Reading Terminal Market is stuffed to the gills with sweat soaked chattering humanity and cheesy, fishy, smokey, deep fried odors. You are a salmon with an unrelenting will to live, you’re catapulting upstream one fin at a time when you see an opening and slip into the void of the Amish candy shop. A neatly dressed girl in a crisp white bonnet rings up cellophane packages of chocolates, gummi worms, malt balls, lemon drops, sour rings, pistachios, swedish fish. You are not thinking about dad. Your warm hand slightly fogs the wrapped treats; if you grip them long enough, maybe they will liquefy. Your tongue is remarkably dry. Don’t think about dad. Don’t think about anything.
Don’t think about the stash of sugar coated jelly oranges in the glove box. Don’t think about the wordless fist of sweet gelatin he’d transfer into your palm after school. The market is suddenly still, the heartbeat of the Amish girl is amplified or maybe it’s a drum or an impending tsunami. It is not your blood in your ears, it is not a leaping in your chest because you are not thinking about him. You are not thinking about him or the bundle of tubes and hoses that kept him suspended in his mechanical bed, you are not thinking about the determined beeping of the heart monitor. You are not thinking about the plastic smiling sympathy of the organ donation representatives, the cheap ceramic heart pendant they offered you in exchange for his body, or the fact that in spite of a quadruple bypass four years prior, his heart was the last part of him to still. You are just gripping the chocolate raisins or the swedish fish or something crinkly. You are the only salmon in a sea of cellophane, a bathtub of jellyfish, a bear’s jaw, an aquarium of breath.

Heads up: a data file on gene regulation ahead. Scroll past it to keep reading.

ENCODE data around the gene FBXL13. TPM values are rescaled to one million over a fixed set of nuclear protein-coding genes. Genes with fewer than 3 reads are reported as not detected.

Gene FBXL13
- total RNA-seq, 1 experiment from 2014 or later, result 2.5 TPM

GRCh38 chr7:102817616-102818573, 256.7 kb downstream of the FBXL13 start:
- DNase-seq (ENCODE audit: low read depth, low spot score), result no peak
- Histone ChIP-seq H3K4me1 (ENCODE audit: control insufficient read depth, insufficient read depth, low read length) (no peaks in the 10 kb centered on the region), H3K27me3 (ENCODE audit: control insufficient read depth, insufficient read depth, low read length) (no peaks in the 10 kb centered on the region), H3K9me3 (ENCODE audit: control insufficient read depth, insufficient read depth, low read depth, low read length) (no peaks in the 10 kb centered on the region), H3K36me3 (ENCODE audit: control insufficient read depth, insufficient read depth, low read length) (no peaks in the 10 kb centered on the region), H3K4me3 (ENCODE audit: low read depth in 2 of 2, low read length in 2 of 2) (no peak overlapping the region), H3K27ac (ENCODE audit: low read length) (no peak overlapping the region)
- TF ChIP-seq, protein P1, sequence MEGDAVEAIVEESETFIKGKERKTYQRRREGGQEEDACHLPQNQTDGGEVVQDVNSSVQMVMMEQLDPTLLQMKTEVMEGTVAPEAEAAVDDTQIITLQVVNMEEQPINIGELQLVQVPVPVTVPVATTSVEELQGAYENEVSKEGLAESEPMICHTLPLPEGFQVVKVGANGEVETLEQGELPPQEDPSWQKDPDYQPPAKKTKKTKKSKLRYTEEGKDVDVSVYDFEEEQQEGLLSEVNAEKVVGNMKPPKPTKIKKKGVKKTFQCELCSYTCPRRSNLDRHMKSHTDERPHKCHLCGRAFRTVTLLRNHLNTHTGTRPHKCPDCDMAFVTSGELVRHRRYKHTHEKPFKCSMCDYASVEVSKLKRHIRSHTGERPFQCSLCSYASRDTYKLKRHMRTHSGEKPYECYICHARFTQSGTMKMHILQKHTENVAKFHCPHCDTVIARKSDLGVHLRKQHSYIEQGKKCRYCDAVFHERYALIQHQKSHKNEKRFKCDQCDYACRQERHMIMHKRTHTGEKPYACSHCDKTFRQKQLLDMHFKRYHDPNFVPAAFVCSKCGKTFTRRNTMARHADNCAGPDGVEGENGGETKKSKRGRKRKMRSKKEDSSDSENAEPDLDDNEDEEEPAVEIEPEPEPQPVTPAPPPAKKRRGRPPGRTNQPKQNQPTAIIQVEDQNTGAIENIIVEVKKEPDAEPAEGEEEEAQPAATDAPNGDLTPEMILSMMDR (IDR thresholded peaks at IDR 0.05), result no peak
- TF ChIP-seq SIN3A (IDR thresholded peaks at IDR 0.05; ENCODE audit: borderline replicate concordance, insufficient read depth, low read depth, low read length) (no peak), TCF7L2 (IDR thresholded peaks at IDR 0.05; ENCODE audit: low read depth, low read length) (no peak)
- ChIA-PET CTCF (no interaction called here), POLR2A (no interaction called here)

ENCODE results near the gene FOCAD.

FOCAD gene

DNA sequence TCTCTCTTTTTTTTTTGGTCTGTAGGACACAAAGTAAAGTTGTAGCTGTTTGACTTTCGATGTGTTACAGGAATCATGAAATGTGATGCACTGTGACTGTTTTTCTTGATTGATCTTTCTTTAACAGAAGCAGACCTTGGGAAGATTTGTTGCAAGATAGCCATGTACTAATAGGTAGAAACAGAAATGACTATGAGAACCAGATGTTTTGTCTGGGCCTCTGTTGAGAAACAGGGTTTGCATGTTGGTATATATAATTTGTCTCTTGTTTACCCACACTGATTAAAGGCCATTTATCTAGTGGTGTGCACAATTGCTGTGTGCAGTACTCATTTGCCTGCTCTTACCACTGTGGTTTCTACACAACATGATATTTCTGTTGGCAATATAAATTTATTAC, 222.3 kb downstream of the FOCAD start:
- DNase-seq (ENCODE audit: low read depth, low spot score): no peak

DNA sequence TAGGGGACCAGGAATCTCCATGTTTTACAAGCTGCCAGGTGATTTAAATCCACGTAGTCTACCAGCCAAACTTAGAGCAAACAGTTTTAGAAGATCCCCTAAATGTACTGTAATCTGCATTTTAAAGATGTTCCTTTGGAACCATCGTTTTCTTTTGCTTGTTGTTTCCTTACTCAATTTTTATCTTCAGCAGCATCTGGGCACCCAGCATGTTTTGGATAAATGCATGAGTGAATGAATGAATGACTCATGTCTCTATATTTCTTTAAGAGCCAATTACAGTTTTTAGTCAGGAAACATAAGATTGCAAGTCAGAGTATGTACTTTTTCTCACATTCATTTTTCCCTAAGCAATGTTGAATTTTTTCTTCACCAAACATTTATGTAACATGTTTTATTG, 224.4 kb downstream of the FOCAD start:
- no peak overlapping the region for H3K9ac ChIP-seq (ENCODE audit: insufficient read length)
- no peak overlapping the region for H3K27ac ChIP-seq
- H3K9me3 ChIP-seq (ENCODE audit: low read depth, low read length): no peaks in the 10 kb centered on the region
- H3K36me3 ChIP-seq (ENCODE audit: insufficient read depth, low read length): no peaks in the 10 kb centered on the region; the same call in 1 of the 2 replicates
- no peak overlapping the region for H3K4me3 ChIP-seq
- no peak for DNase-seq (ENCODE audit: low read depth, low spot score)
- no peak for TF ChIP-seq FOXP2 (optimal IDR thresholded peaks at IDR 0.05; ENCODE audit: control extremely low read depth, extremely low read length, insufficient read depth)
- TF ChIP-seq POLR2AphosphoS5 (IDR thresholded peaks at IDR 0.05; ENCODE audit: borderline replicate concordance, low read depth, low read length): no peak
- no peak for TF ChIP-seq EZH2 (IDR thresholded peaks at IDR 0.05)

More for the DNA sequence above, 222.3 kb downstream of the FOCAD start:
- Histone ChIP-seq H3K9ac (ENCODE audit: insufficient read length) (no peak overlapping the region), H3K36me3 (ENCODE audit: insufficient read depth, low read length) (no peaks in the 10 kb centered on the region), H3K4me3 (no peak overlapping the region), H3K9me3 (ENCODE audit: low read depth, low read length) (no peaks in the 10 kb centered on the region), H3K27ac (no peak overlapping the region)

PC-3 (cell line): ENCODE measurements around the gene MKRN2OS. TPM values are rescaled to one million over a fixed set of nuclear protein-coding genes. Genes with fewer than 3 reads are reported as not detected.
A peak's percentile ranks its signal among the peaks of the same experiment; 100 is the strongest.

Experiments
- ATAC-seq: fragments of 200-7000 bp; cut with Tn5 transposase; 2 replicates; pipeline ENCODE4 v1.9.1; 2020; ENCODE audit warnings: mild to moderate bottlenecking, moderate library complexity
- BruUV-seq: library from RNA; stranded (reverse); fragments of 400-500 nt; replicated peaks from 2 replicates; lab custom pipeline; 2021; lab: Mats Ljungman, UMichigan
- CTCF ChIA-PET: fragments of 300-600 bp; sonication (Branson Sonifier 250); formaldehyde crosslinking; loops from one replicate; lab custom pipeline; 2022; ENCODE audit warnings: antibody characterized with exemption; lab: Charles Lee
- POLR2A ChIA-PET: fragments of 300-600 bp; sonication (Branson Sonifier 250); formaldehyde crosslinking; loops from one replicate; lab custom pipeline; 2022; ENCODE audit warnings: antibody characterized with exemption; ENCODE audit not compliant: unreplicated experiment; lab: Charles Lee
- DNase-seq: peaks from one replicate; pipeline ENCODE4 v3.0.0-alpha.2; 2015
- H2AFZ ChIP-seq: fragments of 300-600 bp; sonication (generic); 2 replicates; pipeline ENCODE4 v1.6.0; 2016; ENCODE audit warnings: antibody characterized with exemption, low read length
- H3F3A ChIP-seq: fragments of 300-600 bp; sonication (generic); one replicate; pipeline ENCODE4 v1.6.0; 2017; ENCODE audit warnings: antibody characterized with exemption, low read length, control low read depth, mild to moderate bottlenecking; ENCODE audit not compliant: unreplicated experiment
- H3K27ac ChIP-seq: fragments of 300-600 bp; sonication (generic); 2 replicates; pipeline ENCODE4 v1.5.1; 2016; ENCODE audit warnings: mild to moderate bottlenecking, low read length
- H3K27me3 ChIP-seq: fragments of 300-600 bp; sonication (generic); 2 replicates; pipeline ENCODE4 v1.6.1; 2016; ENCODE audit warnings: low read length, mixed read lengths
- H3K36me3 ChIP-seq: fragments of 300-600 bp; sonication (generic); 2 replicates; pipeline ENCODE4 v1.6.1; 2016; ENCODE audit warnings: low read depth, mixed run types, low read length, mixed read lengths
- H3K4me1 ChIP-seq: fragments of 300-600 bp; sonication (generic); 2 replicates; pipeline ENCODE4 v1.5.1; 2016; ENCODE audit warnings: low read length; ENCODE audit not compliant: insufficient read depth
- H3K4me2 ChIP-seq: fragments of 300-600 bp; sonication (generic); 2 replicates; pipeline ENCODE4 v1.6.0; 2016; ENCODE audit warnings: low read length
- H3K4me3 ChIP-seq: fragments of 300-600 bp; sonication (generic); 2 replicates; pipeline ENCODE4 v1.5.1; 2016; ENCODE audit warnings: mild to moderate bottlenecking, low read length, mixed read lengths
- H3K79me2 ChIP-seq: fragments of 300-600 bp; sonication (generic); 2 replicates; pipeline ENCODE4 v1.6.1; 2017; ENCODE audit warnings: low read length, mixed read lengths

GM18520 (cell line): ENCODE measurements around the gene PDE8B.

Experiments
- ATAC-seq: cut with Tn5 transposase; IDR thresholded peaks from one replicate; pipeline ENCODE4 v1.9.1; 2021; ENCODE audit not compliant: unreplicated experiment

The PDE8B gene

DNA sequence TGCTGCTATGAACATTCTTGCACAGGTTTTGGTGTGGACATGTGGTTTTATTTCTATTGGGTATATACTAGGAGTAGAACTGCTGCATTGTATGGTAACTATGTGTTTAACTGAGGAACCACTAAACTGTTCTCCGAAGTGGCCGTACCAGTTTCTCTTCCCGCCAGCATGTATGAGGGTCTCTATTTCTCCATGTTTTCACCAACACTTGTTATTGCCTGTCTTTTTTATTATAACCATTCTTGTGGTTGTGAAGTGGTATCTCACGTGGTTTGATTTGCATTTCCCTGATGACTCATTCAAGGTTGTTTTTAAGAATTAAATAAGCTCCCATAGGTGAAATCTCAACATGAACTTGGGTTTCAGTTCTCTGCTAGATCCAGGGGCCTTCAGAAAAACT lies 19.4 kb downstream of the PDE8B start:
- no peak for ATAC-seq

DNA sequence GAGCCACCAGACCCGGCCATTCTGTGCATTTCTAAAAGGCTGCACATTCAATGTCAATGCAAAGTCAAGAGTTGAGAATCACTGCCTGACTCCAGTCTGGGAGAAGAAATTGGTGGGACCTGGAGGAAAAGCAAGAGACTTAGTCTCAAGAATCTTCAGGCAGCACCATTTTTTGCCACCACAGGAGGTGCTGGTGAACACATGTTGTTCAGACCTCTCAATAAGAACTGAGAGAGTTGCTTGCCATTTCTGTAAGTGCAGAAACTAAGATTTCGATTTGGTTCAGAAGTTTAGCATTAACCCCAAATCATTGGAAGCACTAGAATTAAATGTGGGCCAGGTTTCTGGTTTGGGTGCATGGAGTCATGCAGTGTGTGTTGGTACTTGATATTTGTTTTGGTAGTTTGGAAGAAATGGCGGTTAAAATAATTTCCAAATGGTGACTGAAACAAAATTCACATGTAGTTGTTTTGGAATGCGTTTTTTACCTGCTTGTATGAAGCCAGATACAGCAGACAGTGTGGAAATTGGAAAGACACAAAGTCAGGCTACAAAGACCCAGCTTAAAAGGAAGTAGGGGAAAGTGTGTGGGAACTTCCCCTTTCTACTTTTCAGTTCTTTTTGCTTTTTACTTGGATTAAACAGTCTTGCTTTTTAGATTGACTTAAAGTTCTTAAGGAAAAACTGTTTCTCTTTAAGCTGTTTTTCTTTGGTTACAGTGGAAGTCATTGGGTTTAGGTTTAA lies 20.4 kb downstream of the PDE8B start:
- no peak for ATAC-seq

The register flies open and the coins clink against each other. The Amish girl adjusts her bonnet and sighs, and you are thinking about the impossibility of drowning.